FRAZIER: What’s in a (middle) name?

Published 4:00 am Saturday, January 28, 2023

My baby girl is getting married, and I have been having fun working on the wedding list. (This is being said with great sarcasm in my voice.)

It is a laborious job, as those who have done the same know.

In addition to tracking down addresses of family and friends, I have also been seeking out the middle names of those on the invitation list.

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I know times have changed and it is not a faux pas anymore to not include middle names — some of my invitations will be middle nameless — but since I did it for my older daughters’ weddings, I figured I would give it the old college try and include as many middle names as I could find for my son’s and baby girl’s wedding invitations.

Oh yeah, I forgot to mention — I am having two weddings this year.

Anyway, in my quest for middle names, I began to wonder how middle names were derived. So, like the Google girl I have become, I went out in search of the answer, and ironically, middle names became a thing during the Middle Ages. — don’t you just love that website name — states during the Middle Ages when Europeans were torn between giving their child a saint’s name or a common family name, adding a third solved the problem: given name, Baptismal name, surname.

As this concept arrived with immigrants coming to the U.S., having three names became a way of “aspiring to a higher social class.”

“Nonreligious middle names — often maternal maiden names — gradually became the norm.”

Mental floss said by the Civil War, it had become customary to name a child whatever you liked. has a bit of a different version as to the origin of middle names.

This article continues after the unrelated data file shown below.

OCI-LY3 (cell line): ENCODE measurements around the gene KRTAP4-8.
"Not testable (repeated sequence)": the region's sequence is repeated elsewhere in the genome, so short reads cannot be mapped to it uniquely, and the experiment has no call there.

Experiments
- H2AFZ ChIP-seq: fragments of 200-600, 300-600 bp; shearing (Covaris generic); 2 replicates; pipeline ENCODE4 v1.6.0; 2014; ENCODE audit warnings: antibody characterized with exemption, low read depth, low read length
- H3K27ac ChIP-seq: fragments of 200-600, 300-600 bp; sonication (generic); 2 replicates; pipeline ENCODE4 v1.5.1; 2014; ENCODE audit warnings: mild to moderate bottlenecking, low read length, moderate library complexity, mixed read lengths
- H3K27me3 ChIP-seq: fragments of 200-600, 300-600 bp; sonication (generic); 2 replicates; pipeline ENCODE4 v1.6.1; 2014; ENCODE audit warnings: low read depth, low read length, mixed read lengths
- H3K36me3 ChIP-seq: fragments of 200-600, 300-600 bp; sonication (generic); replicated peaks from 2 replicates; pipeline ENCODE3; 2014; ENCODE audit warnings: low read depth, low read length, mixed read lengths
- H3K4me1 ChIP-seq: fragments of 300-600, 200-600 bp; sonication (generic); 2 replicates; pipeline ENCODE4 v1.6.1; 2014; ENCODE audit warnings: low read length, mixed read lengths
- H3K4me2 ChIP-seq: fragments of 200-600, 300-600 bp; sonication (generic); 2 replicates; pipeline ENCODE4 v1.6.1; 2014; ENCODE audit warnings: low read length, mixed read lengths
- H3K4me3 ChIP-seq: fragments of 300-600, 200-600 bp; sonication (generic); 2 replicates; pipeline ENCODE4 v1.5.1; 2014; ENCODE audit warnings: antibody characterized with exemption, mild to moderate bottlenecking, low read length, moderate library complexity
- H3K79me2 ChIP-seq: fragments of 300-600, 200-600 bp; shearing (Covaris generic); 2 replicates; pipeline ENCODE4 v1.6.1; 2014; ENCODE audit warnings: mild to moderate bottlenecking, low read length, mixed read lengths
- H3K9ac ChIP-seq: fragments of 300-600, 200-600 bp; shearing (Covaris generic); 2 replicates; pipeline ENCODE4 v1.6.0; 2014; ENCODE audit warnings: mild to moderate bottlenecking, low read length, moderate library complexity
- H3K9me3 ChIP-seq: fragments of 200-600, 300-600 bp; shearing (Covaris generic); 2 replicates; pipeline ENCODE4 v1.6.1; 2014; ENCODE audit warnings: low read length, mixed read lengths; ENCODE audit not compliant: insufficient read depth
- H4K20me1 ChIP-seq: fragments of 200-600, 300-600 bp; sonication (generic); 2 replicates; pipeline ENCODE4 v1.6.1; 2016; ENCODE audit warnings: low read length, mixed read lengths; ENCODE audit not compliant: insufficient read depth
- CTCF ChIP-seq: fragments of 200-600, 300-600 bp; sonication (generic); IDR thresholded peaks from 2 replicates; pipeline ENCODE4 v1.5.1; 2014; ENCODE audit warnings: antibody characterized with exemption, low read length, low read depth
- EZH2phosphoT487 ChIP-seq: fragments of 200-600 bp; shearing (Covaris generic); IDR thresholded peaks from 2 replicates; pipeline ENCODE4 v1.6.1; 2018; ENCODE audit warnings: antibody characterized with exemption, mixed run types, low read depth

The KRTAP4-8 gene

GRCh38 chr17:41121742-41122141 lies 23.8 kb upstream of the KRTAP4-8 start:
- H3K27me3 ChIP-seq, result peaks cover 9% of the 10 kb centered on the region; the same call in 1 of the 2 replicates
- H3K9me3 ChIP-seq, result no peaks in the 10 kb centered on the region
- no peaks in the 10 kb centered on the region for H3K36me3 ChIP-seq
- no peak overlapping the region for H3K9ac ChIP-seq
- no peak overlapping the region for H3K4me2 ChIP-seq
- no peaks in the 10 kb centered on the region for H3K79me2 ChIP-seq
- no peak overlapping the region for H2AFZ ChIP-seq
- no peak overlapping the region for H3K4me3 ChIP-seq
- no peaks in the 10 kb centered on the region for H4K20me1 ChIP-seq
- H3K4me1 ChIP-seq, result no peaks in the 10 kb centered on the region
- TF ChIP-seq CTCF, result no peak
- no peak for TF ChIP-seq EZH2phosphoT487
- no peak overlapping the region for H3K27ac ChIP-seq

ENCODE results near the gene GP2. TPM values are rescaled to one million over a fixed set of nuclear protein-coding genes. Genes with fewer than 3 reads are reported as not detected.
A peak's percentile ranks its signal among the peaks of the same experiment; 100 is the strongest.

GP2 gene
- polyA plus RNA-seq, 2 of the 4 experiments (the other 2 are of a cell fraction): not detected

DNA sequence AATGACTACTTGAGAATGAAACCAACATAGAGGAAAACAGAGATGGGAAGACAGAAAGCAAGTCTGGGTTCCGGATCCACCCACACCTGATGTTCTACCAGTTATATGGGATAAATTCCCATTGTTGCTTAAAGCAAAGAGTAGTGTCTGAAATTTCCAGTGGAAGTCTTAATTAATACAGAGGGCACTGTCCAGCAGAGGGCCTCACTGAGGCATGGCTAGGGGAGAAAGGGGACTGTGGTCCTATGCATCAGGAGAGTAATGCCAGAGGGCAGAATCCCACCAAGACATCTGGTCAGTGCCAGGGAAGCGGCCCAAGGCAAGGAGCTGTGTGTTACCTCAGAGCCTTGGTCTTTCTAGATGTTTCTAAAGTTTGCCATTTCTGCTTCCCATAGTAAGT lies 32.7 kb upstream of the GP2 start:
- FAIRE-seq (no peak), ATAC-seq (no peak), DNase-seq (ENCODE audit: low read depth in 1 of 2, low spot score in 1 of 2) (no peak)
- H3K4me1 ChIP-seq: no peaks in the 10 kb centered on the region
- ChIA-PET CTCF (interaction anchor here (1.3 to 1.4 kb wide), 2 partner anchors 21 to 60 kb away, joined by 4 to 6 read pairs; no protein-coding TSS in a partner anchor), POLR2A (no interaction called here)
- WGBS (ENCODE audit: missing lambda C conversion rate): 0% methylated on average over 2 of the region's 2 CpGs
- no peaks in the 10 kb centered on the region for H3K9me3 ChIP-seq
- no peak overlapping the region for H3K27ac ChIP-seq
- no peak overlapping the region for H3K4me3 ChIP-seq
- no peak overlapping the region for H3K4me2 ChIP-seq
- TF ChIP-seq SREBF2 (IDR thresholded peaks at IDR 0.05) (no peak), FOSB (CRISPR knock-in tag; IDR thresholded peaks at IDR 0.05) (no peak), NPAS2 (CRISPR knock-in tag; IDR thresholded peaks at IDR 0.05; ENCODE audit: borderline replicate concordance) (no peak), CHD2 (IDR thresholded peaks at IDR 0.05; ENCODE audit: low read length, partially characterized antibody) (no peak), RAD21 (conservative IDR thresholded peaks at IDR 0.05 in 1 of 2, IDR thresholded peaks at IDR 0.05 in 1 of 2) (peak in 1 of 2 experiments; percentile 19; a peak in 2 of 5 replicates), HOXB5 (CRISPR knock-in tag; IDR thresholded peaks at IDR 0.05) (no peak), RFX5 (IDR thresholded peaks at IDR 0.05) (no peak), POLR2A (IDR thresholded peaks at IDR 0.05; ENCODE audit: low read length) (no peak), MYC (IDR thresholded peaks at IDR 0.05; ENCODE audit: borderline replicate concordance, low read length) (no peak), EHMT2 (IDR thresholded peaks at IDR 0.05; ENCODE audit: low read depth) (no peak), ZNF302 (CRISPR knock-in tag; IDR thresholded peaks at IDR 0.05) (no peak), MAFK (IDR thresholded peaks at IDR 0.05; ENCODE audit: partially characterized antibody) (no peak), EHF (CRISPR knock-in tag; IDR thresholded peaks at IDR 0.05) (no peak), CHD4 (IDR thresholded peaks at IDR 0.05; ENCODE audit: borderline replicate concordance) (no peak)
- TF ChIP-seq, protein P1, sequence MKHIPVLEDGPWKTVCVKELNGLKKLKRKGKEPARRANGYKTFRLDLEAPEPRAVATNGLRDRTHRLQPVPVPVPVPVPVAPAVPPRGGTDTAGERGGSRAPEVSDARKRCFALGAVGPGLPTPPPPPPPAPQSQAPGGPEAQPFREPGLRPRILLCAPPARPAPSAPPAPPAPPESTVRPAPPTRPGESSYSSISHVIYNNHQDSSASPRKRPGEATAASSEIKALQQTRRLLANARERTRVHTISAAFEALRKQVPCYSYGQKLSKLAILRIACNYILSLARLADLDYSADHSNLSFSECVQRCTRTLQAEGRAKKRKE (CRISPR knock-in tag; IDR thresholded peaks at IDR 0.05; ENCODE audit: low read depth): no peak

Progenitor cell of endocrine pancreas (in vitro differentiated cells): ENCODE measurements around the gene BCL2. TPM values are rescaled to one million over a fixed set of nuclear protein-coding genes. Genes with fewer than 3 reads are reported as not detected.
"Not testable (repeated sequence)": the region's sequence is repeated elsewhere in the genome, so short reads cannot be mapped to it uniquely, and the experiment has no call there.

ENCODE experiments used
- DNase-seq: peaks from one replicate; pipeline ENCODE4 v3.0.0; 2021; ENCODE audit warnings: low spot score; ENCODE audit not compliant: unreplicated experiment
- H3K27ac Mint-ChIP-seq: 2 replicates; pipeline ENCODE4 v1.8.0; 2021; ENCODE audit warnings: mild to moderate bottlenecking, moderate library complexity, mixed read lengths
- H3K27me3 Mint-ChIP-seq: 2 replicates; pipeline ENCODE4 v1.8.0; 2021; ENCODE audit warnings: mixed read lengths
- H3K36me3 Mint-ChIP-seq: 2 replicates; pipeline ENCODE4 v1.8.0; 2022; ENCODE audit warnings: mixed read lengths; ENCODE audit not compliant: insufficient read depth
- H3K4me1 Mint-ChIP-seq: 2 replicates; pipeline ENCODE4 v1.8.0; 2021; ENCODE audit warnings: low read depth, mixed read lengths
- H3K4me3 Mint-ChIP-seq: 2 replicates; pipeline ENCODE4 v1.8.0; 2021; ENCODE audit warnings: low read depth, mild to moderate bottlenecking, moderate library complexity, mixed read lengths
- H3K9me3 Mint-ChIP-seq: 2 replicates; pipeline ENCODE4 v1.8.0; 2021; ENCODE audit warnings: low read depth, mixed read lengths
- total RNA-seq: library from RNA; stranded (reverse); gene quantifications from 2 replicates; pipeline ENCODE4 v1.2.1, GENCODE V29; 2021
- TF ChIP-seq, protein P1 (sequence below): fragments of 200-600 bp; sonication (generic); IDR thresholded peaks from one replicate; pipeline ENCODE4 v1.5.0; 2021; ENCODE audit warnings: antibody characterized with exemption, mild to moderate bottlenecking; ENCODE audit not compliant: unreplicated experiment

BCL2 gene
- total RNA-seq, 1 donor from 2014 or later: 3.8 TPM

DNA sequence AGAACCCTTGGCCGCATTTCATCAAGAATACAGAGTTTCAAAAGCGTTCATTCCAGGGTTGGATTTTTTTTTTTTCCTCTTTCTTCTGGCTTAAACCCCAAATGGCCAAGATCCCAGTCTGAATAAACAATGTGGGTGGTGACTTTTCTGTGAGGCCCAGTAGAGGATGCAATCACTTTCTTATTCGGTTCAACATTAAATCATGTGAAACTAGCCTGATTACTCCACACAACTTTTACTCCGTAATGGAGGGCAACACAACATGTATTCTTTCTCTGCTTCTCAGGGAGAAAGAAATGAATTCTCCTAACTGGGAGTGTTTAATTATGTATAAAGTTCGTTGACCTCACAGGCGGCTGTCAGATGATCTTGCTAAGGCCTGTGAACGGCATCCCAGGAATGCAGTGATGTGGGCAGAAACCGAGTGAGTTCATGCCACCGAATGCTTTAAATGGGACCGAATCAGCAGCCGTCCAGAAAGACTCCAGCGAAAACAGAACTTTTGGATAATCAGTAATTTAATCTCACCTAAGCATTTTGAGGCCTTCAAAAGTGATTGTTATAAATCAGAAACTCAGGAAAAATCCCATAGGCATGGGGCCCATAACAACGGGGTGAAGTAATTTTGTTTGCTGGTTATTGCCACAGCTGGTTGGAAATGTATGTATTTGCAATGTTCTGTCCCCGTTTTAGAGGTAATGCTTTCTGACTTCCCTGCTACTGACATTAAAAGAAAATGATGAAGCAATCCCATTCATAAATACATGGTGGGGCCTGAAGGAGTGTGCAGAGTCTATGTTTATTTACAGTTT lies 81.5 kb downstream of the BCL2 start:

This website claims middle names were revived in Italy around the 13th century.

Revived — meaning some Romans had three names, but that was only the men. Women had two names and slaves had one.

As the practice of middle names expanded throughout Europe by the 19th century, middle names were used among all classes of society. Most people I know today have a middle name, whether good or not so good.

I can remember how awful it must have been for my mother to have the middle name Burdine. But now I see the significance of it. Burdine was her mother’s maiden name and as Stephen Wilson, the author of “The Means of Naming: A Social History,” stated on the Time website, middle names serve as a way to keep family names going.

Maybe including the middle name on an invitation has its purpose after all.

About Terri Cowart Frazier

Terri Frazier was born in Cleveland. Shortly afterward, the family moved to Vicksburg. She is a part-time reporter at The Vicksburg Post and is the editor of the Vicksburg Living Magazine, which has been awarded First Place by the Mississippi Press Association. She has also been the recipient of a First Place award in the MPA’s Better Newspaper Contest’s editorial division for the “Best Feature Story.”

Terri graduated from Warren Central High School and Mississippi State University where she received a bachelor’s degree in communications with an emphasis in public relations.

Prior to coming to work at The Post a little more than 10 years ago, she did some freelancing at the Jackson Free Press. But for most of her life, she enjoyed being a full-time stay at home mom.

Terri is a member of the Crawford Street United Methodist Church. She is a lifetime member of the Vicksburg Junior Auxiliary and is a past member of the Sampler Antique Club and Town and Country Garden Club. She is married to Dr. Walter Frazier.

“From staying informed with local governmental issues to hearing the stories of its people, a hometown newspaper is vital to a community. I have felt privileged to be part of a dedicated team at The Post throughout my tenure and hope that with theirs and with local support, I will be able to continue to grow and hone in on my skills as I help share the stories in Vicksburg. When asked what I like most about my job, my answer is always ‘the people.’

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